Saturday, October 10, 2020 08:00 AM / Proshare Content / Header Image Credit: EcoGraphics
Nigeria: Economic Dashboard @ 091020
Source: Cordros Weekly Economic and Market Report - October 09, 2020
down by the novel coronavirus pandemic, Japan's current account (CA) surplus
for August fell from a year earlier for the sixth consecutive month, albeit at
a slower pace as global economic activities gradually resume. According to the
Ministry of Finance, the current account surplus stood at JPY2.10 trillion (Aug
2019: JPY2.14 trillion) compared to market expectations of JPY1.98trillion.
Among key components, the goods account posted a JPY413.20 billion surplus,
from a JPY30.40 billion surplus last year, as imports (-22.0% y/y) contracted
faster than exports (-15.5% y/y). Imports fell mainly due to lower energy
prices while exports fell on lower car exports. Elsewhere, the services
deficit widened to JPY316.60 billion (Aug 2019: JPY1.50 billion). For 2020FY, exports are expected to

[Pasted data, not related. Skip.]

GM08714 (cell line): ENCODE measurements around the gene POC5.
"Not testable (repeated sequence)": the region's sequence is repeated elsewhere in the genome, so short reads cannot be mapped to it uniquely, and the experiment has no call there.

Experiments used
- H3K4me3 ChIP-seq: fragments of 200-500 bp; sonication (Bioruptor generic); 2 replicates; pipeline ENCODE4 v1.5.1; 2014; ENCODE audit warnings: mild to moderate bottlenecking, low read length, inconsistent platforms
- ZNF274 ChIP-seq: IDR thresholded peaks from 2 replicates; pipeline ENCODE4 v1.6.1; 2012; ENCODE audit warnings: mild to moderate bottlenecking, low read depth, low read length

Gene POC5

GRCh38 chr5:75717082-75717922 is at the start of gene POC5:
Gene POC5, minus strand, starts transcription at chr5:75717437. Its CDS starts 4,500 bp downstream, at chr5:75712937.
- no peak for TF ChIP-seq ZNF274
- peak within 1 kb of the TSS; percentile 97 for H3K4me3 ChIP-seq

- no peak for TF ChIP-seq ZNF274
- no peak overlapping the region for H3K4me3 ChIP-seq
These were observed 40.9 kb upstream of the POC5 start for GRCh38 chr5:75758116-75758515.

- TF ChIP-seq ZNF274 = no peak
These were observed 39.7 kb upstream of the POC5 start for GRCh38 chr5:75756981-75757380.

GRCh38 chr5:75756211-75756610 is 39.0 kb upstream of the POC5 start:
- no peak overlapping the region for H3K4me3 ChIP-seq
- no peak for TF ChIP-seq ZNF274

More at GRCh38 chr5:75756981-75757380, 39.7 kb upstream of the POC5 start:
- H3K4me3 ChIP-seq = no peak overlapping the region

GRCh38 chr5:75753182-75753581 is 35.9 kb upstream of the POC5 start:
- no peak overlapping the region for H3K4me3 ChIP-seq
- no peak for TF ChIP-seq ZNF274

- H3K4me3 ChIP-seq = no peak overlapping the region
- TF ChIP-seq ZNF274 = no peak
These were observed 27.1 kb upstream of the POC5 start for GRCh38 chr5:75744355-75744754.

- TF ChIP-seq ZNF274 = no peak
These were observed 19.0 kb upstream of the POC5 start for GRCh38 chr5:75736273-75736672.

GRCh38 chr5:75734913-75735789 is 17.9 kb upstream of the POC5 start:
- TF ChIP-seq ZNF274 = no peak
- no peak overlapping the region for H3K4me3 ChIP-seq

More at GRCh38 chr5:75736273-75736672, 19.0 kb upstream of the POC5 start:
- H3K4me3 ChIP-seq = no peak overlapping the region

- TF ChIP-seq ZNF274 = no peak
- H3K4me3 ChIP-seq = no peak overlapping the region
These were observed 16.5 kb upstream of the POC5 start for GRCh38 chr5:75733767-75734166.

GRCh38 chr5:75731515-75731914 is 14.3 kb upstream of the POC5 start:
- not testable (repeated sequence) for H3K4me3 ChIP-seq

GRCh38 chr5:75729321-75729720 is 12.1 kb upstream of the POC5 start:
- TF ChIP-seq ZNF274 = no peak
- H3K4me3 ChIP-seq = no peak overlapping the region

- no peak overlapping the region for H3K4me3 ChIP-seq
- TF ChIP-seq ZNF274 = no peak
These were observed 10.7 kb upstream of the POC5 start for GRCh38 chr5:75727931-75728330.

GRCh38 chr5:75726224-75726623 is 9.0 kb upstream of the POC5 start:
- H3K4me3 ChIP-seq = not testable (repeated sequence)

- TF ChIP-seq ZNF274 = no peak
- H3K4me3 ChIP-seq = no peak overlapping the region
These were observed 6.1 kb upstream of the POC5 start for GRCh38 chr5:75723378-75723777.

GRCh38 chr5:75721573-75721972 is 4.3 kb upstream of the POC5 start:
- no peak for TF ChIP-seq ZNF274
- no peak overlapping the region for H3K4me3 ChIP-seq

contract more than import as overseas demand for Japanese goods falls due to
the global recession. As such, we expect the trade balance as a % of GDP to
plunge into deficit in 2020 compared to a surplus of 0.1% in 2019. This, in
conjunction with the contraction in services, investments and primary income
balance due to the COVID-19 pandemic is expected to significantly narrow the
current account surplus.
Retail sales in the Euro Area grew by 3.7% y/y in August (July: -0.1% y/y) according to the Eurostat- the highest growth since November 2017. This was attributable to increased spending due to pent-up demand and higher savings as countries across the region relaxed COVID-19 containment measures. There was a surge in mail orders and internet (+23.8% y/y) as well as electrical goods and furniture (+6.3% y/y). Food, drinks and tobacco which account for c. 39% of the total retail sales, also grew by 3.2% y/y (July: +1.1% y/y) while pharmaceutical and medical goods increased by 2.1% y/y (July: -1.8% y/y). Month-on-Month, the volume of retail trade increased by 4.4% (July: -1.8% m/m). With unemployment trending northwards and consumer confidence at historic lows, current levels of spending are not likely to be sustained beyond a few months, especially if the furlough and short-time work schemes fade.